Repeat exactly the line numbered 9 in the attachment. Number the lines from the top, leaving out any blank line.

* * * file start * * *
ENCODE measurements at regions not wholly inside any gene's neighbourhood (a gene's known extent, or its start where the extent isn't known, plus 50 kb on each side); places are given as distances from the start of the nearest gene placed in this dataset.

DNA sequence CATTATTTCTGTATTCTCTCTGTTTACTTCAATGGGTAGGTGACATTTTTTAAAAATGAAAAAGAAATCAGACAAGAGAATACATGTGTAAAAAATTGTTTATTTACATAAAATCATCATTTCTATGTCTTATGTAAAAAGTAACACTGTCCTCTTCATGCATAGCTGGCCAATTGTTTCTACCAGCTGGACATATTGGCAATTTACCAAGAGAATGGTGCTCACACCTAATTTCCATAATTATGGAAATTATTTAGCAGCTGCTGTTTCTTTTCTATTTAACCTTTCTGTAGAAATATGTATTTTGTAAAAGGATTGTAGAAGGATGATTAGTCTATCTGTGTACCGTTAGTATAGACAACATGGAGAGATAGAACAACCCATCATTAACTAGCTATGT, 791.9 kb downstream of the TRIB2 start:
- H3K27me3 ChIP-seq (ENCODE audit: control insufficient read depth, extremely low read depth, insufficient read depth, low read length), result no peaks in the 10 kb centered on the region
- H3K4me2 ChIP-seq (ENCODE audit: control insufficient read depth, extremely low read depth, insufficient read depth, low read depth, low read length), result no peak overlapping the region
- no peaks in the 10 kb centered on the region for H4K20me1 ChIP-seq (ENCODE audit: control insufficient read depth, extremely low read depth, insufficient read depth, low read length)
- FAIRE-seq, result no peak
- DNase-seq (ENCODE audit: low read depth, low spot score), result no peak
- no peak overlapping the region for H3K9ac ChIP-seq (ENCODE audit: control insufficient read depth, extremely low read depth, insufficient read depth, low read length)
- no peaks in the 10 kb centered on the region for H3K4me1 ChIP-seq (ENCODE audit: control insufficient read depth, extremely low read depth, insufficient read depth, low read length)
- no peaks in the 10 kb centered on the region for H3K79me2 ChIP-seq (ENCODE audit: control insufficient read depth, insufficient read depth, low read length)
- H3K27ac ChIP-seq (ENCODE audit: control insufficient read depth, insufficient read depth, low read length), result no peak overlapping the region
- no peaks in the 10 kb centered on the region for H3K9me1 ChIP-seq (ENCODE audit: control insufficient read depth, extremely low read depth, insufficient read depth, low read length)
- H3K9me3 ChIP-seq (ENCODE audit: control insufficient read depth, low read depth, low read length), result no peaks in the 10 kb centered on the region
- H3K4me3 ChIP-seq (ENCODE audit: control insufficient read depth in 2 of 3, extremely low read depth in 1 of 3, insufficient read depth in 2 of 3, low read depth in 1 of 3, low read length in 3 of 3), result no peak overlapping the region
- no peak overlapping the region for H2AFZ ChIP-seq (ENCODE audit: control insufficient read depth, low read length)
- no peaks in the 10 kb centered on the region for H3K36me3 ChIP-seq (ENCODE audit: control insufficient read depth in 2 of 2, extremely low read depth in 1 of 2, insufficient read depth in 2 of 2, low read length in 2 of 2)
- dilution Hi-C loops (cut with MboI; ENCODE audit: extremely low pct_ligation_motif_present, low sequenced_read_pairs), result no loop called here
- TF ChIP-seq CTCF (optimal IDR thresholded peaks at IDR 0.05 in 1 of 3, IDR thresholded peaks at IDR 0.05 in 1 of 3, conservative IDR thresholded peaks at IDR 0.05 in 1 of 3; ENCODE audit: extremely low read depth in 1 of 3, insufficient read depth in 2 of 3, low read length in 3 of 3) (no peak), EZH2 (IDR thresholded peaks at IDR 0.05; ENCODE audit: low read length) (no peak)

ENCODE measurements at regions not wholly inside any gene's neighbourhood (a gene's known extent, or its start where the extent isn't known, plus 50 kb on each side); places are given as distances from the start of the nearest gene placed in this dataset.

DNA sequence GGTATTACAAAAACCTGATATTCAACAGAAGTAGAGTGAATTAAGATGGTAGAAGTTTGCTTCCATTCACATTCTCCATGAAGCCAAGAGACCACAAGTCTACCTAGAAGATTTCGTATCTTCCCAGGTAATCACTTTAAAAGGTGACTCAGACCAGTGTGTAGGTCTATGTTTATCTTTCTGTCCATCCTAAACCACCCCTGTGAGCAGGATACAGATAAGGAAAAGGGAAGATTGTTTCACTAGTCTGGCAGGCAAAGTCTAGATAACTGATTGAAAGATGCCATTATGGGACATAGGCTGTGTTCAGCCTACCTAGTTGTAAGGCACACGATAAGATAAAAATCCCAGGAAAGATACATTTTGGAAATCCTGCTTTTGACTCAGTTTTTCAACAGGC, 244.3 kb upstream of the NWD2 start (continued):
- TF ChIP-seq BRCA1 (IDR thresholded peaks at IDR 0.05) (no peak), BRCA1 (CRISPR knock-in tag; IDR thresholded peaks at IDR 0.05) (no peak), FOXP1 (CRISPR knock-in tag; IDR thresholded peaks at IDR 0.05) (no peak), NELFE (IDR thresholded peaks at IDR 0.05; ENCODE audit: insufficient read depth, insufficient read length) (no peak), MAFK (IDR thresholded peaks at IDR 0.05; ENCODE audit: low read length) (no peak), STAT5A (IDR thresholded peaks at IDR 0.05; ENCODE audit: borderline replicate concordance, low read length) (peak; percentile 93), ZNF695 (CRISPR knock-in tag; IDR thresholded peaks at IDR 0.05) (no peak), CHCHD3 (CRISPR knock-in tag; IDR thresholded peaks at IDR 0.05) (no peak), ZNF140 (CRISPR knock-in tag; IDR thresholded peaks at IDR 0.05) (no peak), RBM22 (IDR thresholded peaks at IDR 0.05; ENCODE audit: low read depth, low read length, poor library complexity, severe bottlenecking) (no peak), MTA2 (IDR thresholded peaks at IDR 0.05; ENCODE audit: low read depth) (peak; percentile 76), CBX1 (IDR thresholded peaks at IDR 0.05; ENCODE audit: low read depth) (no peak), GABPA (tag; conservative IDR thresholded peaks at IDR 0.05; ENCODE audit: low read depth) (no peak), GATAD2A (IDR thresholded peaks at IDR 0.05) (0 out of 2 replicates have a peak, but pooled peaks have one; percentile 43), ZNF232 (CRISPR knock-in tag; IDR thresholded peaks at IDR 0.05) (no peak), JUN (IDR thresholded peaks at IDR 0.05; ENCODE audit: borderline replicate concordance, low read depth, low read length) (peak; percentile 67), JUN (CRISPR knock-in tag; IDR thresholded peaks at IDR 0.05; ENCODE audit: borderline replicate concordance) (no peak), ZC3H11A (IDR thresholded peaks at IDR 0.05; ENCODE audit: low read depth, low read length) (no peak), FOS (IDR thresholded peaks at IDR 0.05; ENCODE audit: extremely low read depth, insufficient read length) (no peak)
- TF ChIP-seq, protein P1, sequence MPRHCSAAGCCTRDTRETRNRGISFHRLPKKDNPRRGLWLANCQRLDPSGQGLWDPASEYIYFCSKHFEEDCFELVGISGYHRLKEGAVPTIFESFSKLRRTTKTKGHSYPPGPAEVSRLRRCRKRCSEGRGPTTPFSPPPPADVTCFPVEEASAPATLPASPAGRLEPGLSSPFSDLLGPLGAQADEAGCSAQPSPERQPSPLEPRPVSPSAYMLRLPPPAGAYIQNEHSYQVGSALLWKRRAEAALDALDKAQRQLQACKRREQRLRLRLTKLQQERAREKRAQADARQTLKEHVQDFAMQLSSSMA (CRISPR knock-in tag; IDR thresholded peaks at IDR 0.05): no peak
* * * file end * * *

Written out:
- no peaks in the 10 kb centered on the region for H3K4me1 ChIP-seq (ENCODE audit: control insufficient read depth, extremely low read depth, insufficient read depth, low read length)